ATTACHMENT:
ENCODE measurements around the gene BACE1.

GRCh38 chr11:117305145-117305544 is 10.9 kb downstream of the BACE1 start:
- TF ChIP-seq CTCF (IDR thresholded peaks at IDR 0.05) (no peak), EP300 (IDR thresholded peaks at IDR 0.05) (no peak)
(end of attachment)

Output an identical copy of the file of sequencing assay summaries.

ENCODE measurements around the gene BACE1.

GRCh38 chr11:117305145-117305544 is 10.9 kb downstream of the BACE1 start:
- TF ChIP-seq CTCF (IDR thresholded peaks at IDR 0.05) (no peak), EP300 (IDR thresholded peaks at IDR 0.05) (no peak)